Academic journal article Agricultural and Resource Economics Review

Product Differentiation and Market Segmentation in Applesauce: Using a Choice Experiment to Assess the Value of Organic, Local, and Nutrition Attributes

Academic journal article Agricultural and Resource Economics Review

Product Differentiation and Market Segmentation in Applesauce: Using a Choice Experiment to Assess the Value of Organic, Local, and Nutrition Attributes

Article excerpt

Recently, there has been much interest among horticultural producers concerning the marketing of organic and locally produced food.Aconsumer survey was administered that asked respondents to choose an applesauce product from a list of products differentiated by price, and by labels that described fat content, nutrition content, and whether the product was grown organically and/or locally. Our analysis indicates that consumers were willing to pay more for locally grown applesauce compared to applesauce that was labeled USDAOrganic, Low Fat, or No SugarAdded. Furthermore, we find evidence that increased knowledge of agriculture decreases the willingness to pay for organic and locally grown applesauce.

Key Words: applesauce, choice experiment, consumer demand, fruit and vegetable markets, local food, multinomial logit model, organic, Pennsylvania, willingness to pay.

(ProQuest: ... denotes formulae omitted.)

Labels continue to be a key strategy for differentiating products in food markets. In recent years, label usage that promotes product attributes has expanded and become increasingly important for many foods, including fruits and vegetables. Products sold in grocery stores are often differentiated by labels that make reference to health claims, nutrient content, information describing production methods, and geographical indicators. Organic labels are commonly used for both fresh and processed fruits and vegetables. Products that are differentiated as locally produced are more likely to be fresh fruits and vegetables, while nutrition information is mandated for processed fruits and vegetables. However, in some cases there may be opportunities to market processed fruits and vegetables that are locally produced or to include nutrition information on fresh fruits and vegetables. Geographical indicators are traditionally important for wine, meat, and, in some cases, dairy products. However, given the expansion of promotional efforts by many states, geographical information that describes where food is produced appears to be increasingly important for marketing fruit and vegetable products.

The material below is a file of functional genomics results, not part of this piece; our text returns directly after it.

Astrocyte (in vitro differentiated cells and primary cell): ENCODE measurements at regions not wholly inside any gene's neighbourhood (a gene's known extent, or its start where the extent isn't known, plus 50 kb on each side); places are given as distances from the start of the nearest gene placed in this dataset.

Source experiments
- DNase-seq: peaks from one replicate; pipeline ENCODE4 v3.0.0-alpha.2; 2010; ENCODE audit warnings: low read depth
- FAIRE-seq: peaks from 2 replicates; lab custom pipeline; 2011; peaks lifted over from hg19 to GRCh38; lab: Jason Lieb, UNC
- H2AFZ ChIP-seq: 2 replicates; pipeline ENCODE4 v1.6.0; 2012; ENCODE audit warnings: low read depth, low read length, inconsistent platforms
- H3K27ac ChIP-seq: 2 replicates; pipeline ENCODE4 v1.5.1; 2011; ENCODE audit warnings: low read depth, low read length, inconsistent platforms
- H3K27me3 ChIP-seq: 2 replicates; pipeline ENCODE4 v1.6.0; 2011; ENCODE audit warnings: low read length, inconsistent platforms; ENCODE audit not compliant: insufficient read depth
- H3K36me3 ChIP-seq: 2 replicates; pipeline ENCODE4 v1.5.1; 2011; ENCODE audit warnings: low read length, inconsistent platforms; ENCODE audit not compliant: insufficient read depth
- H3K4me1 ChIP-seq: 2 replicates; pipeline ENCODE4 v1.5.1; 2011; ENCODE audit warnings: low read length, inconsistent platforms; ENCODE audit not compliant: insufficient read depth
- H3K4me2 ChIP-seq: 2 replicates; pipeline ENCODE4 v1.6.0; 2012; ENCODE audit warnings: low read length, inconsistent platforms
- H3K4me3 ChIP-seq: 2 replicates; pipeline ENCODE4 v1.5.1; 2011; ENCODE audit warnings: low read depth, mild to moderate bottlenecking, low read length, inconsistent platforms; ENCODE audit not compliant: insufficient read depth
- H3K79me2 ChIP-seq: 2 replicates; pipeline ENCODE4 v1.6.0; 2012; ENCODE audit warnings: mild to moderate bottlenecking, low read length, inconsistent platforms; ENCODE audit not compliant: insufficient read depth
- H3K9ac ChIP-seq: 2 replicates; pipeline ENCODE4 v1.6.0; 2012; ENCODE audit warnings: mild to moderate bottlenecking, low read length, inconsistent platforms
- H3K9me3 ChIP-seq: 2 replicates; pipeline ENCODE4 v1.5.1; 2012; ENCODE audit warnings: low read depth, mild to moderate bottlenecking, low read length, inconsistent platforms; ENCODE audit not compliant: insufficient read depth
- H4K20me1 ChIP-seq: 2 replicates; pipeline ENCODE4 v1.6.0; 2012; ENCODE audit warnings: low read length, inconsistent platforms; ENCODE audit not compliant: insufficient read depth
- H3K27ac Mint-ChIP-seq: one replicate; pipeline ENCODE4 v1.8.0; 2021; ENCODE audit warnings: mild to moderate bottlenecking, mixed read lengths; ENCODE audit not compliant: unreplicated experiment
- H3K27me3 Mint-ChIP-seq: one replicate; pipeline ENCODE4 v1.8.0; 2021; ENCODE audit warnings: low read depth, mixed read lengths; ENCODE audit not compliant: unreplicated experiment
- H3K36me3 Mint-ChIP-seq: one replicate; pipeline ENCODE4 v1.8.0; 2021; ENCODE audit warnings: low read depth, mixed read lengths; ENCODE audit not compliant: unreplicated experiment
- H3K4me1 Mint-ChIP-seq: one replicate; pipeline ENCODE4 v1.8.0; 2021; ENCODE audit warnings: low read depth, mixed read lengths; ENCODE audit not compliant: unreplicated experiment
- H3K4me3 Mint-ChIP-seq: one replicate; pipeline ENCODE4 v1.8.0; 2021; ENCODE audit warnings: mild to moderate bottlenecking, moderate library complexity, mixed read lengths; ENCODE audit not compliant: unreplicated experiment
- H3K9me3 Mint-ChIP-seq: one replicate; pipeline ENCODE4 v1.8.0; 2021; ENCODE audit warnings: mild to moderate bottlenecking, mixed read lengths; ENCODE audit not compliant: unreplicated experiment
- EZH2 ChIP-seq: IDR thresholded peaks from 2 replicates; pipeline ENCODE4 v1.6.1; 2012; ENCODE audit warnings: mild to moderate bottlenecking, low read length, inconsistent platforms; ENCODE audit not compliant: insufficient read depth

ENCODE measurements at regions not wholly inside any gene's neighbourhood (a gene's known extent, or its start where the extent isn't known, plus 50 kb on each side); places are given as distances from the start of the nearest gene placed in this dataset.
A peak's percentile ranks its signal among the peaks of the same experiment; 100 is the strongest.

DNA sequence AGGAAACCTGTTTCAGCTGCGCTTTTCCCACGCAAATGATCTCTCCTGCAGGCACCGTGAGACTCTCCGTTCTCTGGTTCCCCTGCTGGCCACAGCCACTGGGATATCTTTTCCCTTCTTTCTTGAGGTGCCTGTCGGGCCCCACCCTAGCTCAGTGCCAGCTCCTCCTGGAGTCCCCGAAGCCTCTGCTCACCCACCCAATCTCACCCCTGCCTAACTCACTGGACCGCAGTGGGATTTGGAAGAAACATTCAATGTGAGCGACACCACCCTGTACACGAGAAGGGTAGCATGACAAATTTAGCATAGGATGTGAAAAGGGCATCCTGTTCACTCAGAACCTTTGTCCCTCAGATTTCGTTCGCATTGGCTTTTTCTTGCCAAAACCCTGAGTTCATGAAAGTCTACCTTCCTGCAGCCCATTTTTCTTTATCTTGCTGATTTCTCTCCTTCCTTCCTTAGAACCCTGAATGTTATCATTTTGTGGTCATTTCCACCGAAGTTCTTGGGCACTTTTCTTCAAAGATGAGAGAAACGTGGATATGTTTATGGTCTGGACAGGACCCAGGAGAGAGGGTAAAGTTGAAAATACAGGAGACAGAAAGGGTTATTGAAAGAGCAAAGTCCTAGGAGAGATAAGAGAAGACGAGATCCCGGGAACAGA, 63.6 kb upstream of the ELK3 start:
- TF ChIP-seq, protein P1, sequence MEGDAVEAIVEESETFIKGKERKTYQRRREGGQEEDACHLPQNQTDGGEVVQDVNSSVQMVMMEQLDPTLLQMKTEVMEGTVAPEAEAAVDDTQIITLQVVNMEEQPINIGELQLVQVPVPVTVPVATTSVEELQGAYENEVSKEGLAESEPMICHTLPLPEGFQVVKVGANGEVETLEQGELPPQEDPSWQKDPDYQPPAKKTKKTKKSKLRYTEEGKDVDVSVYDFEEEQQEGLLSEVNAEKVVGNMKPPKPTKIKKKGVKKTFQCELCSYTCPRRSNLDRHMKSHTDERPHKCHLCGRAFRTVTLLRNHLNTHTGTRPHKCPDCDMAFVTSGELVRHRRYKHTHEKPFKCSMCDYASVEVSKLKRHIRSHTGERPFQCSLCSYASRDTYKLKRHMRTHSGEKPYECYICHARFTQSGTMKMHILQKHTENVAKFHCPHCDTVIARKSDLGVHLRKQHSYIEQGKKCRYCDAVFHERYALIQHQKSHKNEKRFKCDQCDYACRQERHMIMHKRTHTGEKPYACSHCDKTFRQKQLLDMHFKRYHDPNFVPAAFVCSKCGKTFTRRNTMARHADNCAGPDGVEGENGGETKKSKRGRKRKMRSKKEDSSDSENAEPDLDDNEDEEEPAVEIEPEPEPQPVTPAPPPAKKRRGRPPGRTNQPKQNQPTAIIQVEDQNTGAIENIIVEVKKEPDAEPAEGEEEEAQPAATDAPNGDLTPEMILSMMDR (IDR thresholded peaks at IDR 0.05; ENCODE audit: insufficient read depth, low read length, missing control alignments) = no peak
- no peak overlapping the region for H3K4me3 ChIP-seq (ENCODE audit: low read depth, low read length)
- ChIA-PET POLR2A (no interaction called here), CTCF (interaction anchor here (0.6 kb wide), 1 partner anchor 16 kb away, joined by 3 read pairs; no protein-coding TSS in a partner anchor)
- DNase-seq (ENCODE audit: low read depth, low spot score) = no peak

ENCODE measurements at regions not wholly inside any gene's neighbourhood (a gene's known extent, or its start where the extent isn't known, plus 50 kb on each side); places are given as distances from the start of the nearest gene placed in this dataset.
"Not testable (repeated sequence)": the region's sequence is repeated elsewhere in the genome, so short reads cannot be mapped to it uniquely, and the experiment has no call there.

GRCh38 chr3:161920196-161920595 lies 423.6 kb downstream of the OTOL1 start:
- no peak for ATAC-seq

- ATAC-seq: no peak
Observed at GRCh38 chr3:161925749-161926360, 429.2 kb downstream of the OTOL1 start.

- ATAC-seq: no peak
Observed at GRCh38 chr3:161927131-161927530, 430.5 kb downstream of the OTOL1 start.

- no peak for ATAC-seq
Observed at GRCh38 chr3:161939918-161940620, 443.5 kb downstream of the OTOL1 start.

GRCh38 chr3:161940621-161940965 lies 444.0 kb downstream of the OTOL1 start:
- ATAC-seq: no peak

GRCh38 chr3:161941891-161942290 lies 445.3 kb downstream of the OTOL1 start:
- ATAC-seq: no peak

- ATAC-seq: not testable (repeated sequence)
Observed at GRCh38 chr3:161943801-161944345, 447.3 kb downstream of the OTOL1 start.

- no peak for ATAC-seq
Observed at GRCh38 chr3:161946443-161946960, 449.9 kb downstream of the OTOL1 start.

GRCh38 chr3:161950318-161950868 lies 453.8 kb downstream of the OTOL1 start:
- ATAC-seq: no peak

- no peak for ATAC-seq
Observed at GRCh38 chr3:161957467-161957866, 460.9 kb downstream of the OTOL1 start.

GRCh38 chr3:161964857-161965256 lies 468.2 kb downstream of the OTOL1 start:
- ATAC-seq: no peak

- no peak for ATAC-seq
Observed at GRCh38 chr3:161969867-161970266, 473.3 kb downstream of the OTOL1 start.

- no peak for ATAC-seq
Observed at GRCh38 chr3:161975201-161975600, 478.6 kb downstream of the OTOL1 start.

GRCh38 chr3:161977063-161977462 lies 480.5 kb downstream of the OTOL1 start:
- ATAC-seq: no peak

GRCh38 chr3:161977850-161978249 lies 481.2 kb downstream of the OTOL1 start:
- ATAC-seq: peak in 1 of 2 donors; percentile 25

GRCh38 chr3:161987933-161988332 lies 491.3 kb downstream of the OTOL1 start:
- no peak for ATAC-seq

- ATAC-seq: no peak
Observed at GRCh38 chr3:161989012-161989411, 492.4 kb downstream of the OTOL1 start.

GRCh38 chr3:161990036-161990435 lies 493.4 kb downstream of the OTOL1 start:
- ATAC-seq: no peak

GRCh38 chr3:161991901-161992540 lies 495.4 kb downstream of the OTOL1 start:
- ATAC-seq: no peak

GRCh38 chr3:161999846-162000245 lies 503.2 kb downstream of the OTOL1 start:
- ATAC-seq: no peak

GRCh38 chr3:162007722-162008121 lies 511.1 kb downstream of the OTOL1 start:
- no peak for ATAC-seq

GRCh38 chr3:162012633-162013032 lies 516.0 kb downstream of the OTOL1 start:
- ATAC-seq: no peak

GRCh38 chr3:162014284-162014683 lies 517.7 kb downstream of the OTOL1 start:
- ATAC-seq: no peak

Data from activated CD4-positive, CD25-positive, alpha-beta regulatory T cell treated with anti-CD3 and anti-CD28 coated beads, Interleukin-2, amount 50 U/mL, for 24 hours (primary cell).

Given the variety of labeling options, consumer response to label information may have important implications for product differentiation strategies. We developed a choice experiment to examine consumers' willingness to pay (WTP) for selected attributes in a processed fruit product, namely applesauce.Applesauce is an interesting product to examine here because it can include a variety of labels. Furthermore, the per capita consumption levels of processed fruit products declined during the period from 1998 to 2007 (USDA-NASS 2008), and there is much interest in ways to increase sales in this category. As part of a survey that was conducted in Pennsylvania (PA) and that included several questions regarding food and agriculture, respondents were presented with four hypothetical purchasing situations; in each situation respondents were given four product options with different combinations of price and attributes. The four attributes were USDA Organic, PA Preferred, No Sugar Added, and Low Fat. This study examines consumer preferences for these applesauce attributes as a way of evaluating strategies for differentiating products made from Pennsylvania apples.

Previous work has examined consumer demand for food products in niche markets, and several studies have assessed consumers'WTP for product attributes including organic, locally grown, and various nutritional claims.1 Much work has been completed that examines consumer demand for organic and local attributes in fresh produce, milk, and meat products; yet relatively little research has examined these issues for processed fruit and vegetable products. Furthermore, we include choices that allow consumers to consider organic, local, and nutrition attributes in one choice experiment so that consumer valuation of these attributes can be compared directly for applesauce. …

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